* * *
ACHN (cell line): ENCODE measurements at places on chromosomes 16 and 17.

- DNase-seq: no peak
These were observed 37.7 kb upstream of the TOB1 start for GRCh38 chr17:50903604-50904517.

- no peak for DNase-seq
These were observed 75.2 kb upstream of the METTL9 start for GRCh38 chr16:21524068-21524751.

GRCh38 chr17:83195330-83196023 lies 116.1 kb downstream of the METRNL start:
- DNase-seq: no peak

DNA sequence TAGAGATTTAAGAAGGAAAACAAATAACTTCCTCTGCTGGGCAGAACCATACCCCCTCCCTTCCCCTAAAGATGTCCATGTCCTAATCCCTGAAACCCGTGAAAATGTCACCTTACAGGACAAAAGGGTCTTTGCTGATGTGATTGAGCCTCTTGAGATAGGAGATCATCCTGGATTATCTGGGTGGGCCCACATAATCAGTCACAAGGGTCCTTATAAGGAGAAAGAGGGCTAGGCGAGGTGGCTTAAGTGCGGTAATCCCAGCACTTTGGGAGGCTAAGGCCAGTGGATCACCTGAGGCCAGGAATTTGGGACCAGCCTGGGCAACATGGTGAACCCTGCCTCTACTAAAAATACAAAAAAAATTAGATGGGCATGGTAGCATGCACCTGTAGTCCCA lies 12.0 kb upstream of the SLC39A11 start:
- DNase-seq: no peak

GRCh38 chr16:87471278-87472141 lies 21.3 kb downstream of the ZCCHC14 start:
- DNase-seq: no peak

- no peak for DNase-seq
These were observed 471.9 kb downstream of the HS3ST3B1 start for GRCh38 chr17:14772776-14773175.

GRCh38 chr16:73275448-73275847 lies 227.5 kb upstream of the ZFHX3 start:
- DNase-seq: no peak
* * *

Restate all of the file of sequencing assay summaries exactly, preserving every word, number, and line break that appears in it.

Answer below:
ACHN (cell line): ENCODE measurements at places on chromosomes 16 and 17.

- DNase-seq: no peak
These were observed 37.7 kb upstream of the TOB1 start for GRCh38 chr17:50903604-50904517.

- no peak for DNase-seq
These were observed 75.2 kb upstream of the METTL9 start for GRCh38 chr16:21524068-21524751.

GRCh38 chr17:83195330-83196023 lies 116.1 kb downstream of the METRNL start:
- DNase-seq: no peak

DNA sequence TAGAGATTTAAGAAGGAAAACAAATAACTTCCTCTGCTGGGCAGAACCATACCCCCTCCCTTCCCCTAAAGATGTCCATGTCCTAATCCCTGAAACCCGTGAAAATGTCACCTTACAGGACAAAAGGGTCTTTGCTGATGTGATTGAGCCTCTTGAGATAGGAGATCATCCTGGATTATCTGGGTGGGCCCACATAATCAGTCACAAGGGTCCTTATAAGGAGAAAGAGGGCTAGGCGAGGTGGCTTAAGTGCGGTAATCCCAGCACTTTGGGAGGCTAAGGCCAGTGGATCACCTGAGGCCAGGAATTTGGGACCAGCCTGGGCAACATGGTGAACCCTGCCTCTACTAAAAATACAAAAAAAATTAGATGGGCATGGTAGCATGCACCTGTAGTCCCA lies 12.0 kb upstream of the SLC39A11 start:
- DNase-seq: no peak

GRCh38 chr16:87471278-87472141 lies 21.3 kb downstream of the ZCCHC14 start:
- DNase-seq: no peak

- no peak for DNase-seq
These were observed 471.9 kb downstream of the HS3ST3B1 start for GRCh38 chr17:14772776-14773175.

GRCh38 chr16:73275448-73275847 lies 227.5 kb upstream of the ZFHX3 start:
- DNase-seq: no peak